Before you can put a horse through its paces, it’s best to get to know it first. At the Center for America’s First Horse, the lessons start from the ground up.

“There’s skill involved, but it’s really about having a relationship with the horse,” said Stephanie Hayes, founder of the center, located in Johnson. “We do exercises with the horse before we ride so the horse and rider have a mutual respect for each other. The relationship part has to come first.”

The center is situated on Cemetary Road, on 60 acres of pasture and woods with postcard views of the Green Mountains. Hayes and her husband, Tim — along with numerous volunteers — spent hundreds of hours shaping it to their needs.

It also meets the needs of their 20 horses, and another due in late spring, early summer. The center is named for the Colonial Spanish horse, more often called the Spanish mustang by Hayes when she refers to the animals.

Spanish mustangs are a rare breed, smaller than the typical stallion and one of the most colorful, with an array of different patterns. It’s a great breed for kids who stampede to the center for its workshops in “natural horsemanship.”

The center is working to preserve certain bloodlines from going extinct. The horse was brought to the New World by Spanish explorers in the 1500, but by the end of the 19th century, a majority of horses were in conflicts between the U.S. and native American populations. Then, larger European breeds were introduced into the herds, diluting the Spanish blood.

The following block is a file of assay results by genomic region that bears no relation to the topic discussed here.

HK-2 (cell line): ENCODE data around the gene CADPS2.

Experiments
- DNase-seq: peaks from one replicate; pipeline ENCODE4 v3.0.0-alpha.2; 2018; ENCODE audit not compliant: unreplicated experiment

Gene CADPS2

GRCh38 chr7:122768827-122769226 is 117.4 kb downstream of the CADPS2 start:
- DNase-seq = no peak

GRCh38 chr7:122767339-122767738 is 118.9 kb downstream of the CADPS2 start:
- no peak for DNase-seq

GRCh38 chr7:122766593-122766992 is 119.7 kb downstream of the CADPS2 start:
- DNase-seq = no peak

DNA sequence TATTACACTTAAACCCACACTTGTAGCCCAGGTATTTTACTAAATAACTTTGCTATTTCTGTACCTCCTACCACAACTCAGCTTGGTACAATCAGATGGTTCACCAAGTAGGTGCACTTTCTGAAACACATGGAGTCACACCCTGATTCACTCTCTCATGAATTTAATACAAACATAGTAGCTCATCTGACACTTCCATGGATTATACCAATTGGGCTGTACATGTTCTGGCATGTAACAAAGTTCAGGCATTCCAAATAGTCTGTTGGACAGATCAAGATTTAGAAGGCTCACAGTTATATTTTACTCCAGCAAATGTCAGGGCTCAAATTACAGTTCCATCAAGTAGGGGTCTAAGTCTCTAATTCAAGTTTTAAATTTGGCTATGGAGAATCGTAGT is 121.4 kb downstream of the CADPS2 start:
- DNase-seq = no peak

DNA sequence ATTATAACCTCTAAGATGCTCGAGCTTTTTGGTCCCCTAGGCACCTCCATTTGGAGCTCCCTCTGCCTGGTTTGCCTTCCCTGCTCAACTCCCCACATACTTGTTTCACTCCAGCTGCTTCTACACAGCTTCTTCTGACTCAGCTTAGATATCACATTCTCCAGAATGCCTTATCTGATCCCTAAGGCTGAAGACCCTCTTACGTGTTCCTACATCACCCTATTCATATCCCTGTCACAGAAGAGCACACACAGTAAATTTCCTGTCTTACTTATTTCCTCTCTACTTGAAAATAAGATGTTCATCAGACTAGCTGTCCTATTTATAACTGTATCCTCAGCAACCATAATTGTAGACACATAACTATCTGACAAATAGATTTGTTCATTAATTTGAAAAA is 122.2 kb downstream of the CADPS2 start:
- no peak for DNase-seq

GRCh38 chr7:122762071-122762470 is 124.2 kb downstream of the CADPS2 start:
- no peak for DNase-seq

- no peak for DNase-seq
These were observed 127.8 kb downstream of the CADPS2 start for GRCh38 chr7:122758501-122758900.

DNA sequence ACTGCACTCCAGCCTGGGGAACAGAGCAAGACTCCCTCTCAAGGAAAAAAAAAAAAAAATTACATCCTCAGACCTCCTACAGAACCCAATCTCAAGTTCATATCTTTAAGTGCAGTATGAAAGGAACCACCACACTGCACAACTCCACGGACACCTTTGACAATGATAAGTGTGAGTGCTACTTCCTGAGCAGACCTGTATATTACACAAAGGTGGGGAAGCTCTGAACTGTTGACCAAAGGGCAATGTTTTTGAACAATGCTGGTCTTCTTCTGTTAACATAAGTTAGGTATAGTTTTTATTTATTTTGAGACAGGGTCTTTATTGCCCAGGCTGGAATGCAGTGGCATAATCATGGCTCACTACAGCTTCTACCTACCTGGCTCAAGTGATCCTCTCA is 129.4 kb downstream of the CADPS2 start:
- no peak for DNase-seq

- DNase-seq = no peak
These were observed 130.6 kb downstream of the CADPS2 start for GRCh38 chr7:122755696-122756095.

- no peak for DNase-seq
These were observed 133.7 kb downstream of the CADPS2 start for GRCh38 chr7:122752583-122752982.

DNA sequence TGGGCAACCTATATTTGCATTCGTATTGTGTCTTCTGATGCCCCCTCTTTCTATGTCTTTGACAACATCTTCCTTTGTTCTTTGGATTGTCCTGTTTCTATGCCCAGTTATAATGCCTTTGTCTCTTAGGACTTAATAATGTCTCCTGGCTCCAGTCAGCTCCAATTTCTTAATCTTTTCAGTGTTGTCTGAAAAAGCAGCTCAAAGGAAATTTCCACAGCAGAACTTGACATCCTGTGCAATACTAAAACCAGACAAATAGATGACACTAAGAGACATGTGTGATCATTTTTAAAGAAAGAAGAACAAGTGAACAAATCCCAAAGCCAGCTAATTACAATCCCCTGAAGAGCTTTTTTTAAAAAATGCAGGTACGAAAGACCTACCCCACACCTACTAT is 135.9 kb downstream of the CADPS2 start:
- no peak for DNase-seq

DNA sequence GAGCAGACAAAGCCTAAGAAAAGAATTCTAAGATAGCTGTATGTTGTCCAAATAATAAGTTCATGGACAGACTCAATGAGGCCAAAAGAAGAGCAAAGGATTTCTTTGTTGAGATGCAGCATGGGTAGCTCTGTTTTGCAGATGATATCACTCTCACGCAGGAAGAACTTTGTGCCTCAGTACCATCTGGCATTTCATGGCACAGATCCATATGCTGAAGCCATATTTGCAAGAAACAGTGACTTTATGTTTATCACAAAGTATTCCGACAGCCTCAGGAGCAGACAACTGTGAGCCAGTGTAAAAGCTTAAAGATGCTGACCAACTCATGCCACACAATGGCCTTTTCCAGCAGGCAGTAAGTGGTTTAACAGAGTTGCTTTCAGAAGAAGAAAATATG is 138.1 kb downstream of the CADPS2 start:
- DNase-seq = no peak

According to Hayes, about 3,000 Spanish Mustang are in existence, and it’s one of her goals to push that number higher.

There’s even a celebrity in the mix. Oscar is a white and reddish pinto-patterned horse who was one of four horses used in the 2004 Disney film “Hidalgo.” Oscar, born in 1991, has been living a life of semi-retirement as an ambassador for the center.

“Although horses of all types are good for people, there’s something about this breed,” Hayes said. “Their breed and temperament is so suited for children.”

The center offers clinics and workshops for beginning riders and something else entirely for those comfortable atop a horse. First, the basics.

Hayes said clients are matched up with a horse — all of them are listed on the center’s website, — and they work with the horse “in a way that brings compassion and trust.”

The clients learn about all of the horses, and how they interact with other horses, the “herd dynamic.” Horses are known as incredibly empathetic animals, so much that some places offer equine therapy for people coping with issues like depression or PTSD.

“I try to match them up with a horse that can help them, if they lack self-esteem or something else,” Hayes said. “Horses have the innate ability to give people a sense of calmness. The whole atmosphere of my facility is to make people feel comfortable.”

Part of getting to know horses on the farm is to participate in all the farm-related chores, too.

For seasoned riders, there are programs in “working equitation.” According to Hayes, that’s a sport with its roots in southern Europe, where ranchers astride horses manage cattle with long poles, instead of ropes and lassos, like the iconic Western U.S. cowboy.

Components in working equitation include dressage, speed and actually working with cattle.

“It’s a fantastic way to train your horse,” Hayes said. “And why I like it is you have to have a great relationship with your horse.”

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